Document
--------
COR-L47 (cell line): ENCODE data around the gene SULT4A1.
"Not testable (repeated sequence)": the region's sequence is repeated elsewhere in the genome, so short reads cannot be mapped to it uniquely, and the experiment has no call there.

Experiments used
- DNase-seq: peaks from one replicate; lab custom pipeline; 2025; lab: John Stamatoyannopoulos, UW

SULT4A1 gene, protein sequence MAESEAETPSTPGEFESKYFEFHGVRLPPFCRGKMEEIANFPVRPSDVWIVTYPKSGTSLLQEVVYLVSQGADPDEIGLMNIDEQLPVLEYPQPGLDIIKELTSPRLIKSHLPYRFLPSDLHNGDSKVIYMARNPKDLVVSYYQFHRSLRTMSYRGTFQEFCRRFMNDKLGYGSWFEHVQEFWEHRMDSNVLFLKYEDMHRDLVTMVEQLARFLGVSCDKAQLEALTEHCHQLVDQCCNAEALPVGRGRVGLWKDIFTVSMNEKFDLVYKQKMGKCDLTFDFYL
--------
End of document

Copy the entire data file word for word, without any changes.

COR-L47 (cell line): ENCODE data around the gene SULT4A1.
"Not testable (repeated sequence)": the region's sequence is repeated elsewhere in the genome, so short reads cannot be mapped to it uniquely, and the experiment has no call there.

Experiments used
- DNase-seq: peaks from one replicate; lab custom pipeline; 2025; lab: John Stamatoyannopoulos, UW

SULT4A1 gene, protein sequence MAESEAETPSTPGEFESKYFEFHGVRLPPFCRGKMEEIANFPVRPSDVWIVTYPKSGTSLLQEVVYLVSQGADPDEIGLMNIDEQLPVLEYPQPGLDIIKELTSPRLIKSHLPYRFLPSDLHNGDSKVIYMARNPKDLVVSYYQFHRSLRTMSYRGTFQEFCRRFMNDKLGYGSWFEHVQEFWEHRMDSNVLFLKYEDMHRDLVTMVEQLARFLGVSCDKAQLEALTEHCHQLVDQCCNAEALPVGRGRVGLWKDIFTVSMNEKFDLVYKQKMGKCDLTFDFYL